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Cha, Dong-Hyun
High-impact Weather Prediction Lab (HWPL)
Research Interests
  • Typhoon Modeling, Regional Climate Modeling, High-impact Weather

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Critical Role of Northern Off-Equatorial Sea Surface Temperature Forcing Associated with Central Pacific El Nino in More Frequent Tropical Cyclone Movements toward East Asia

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Title
Critical Role of Northern Off-Equatorial Sea Surface Temperature Forcing Associated with Central Pacific El Nino in More Frequent Tropical Cyclone Movements toward East Asia
Author
Jin, Chun-SilHo, Chang-HoiKim, Joo-HongLee, Dong-KyouCha, Dong-HyunYeh, Sang-Wook
Keywords
Coastal regions;  East China Sea;  Philippine seas;  Regional climate models;  Sea surface temperature (SST);  Sea surface temperatures;  Tropical cyclone;  Weather research
Issue Date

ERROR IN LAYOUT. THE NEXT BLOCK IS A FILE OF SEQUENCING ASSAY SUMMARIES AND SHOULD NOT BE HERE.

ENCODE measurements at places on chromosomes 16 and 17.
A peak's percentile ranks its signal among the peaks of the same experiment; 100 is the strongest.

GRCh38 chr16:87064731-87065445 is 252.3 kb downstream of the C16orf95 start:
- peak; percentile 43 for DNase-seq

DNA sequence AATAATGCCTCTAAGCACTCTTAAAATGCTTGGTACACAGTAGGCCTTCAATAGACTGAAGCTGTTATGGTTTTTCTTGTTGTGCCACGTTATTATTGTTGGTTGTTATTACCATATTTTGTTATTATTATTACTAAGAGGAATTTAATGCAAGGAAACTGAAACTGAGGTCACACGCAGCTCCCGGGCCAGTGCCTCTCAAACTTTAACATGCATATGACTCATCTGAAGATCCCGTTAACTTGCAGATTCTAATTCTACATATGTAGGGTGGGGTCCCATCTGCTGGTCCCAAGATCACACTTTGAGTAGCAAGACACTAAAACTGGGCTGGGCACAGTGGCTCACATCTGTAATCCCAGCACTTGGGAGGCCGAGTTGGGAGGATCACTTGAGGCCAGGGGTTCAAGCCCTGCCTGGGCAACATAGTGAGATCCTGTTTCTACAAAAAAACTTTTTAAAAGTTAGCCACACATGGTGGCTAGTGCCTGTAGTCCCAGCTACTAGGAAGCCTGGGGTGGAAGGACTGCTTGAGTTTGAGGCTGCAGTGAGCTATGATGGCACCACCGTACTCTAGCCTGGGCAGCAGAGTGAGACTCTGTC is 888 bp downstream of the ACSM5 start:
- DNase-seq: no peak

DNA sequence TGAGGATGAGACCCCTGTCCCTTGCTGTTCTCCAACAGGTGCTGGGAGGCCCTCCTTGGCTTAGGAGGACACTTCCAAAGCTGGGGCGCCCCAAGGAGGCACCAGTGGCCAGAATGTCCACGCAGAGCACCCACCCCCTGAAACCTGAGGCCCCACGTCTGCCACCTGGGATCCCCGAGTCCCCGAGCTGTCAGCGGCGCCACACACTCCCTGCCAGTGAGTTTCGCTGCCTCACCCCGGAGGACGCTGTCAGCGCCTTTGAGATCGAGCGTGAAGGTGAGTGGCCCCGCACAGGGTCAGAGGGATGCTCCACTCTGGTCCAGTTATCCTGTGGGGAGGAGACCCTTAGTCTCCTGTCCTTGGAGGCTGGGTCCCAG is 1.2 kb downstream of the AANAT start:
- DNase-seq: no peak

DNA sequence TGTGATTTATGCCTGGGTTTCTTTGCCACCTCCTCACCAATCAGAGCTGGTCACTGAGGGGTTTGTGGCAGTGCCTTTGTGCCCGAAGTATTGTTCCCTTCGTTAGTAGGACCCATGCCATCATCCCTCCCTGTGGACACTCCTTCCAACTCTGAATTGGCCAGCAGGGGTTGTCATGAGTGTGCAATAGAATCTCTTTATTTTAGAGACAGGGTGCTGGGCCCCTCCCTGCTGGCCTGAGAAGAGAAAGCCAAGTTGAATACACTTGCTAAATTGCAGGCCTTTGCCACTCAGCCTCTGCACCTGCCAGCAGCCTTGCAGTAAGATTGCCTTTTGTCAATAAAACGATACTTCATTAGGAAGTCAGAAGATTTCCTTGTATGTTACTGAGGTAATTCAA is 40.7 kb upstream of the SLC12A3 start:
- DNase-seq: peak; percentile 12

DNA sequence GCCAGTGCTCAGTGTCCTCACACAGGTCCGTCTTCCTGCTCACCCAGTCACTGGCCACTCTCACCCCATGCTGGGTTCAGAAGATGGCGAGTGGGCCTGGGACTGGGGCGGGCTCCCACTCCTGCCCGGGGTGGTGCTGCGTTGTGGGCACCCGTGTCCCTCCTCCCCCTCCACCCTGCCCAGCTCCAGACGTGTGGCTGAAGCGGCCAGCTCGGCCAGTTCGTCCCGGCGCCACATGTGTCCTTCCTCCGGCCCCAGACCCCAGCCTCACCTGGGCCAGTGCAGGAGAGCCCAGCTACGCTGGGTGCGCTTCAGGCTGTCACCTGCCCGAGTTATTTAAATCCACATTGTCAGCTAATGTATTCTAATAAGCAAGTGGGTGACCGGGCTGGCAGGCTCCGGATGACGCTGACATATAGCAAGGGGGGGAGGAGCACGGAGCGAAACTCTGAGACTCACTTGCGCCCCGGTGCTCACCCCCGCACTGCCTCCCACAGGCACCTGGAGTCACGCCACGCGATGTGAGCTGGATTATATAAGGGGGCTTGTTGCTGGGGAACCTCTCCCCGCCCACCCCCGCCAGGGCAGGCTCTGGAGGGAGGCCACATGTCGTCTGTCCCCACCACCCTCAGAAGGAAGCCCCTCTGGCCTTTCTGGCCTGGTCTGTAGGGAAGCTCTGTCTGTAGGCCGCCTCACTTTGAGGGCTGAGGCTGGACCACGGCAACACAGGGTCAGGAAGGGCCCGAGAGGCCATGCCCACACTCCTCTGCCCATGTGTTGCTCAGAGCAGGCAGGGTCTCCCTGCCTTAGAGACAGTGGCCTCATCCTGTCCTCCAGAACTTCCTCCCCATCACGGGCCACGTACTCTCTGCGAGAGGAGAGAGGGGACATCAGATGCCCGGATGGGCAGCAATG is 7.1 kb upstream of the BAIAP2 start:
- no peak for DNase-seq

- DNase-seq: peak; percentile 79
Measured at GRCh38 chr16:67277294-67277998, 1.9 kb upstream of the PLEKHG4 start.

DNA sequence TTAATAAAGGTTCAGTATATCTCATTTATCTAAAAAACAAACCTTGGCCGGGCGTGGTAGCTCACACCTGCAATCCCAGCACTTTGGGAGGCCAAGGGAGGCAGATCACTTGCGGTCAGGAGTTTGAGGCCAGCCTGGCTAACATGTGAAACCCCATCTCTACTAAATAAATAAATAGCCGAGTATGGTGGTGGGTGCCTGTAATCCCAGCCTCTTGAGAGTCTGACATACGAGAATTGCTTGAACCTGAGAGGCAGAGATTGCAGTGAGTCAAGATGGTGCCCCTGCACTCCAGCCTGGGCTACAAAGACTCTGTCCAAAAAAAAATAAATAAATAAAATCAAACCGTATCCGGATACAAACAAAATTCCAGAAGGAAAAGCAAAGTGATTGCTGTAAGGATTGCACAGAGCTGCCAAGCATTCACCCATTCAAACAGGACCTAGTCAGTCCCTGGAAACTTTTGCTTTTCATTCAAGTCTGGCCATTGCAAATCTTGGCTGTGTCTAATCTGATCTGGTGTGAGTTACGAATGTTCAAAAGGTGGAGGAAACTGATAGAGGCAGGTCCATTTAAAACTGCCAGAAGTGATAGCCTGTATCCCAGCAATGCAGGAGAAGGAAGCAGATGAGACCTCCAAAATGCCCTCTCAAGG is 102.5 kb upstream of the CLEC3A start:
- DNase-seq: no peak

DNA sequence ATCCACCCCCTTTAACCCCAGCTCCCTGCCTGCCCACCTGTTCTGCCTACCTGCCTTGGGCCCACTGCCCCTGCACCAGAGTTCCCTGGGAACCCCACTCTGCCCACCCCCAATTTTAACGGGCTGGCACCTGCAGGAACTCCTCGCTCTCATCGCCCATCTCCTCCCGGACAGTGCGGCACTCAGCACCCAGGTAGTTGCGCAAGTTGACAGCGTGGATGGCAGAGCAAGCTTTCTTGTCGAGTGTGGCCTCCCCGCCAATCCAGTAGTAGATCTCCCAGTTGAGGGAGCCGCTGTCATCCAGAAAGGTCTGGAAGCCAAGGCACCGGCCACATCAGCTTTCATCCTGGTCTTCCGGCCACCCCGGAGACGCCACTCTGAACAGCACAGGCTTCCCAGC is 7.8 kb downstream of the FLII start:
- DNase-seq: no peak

201304
Publisher
AMER METEOROLOGICAL SOC
Citation
JOURNAL OF CLIMATE, v.26, no.8, pp.2534 - 2545
Abstract
Observational records reveal that the number of tropical cyclones (TCs) approaching East Asia in July-October is positively correlated with sea surface temperatures (SSTs) in the equatorial and northern off-equatorial central Pacific (CP) oceans, indicating the significant impact of CP El Nino (CP-EN). Through experiments using a Weather Research and Forecast (WRF) model-based regional climate model, this study demonstrates that it is northern off-equatorial CP warming, rather than equatorial CP warming, that effectively induces local anomalous steering flows pertinent to the observed increase in TC activity over East Asia during CP-EN. Sensitivity experiments, in which the prescribed CP-EN-related SST anomaly is confined near the equator, do not capture the observed TC increase over East Asia, whereas those including the off-equatorial region successfully reproduce observed atmospheric and TC variabilities. The off-equatorial CP SST anomaly acts to expand the anomalous cyclonic response in the Philippine Sea farther northward. This produces a tunnel effect in the East China Sea, by which more TCs move to East Asian coastal regions (e.g., east China, Taiwan, Korea, and Japan).
URI
http://scholarworks.unist.ac.kr/handle/201301/2526
DOI
http://dx.doi.org/10.1175/JCLI-D-12-00287.1
ISSN
0894-8755
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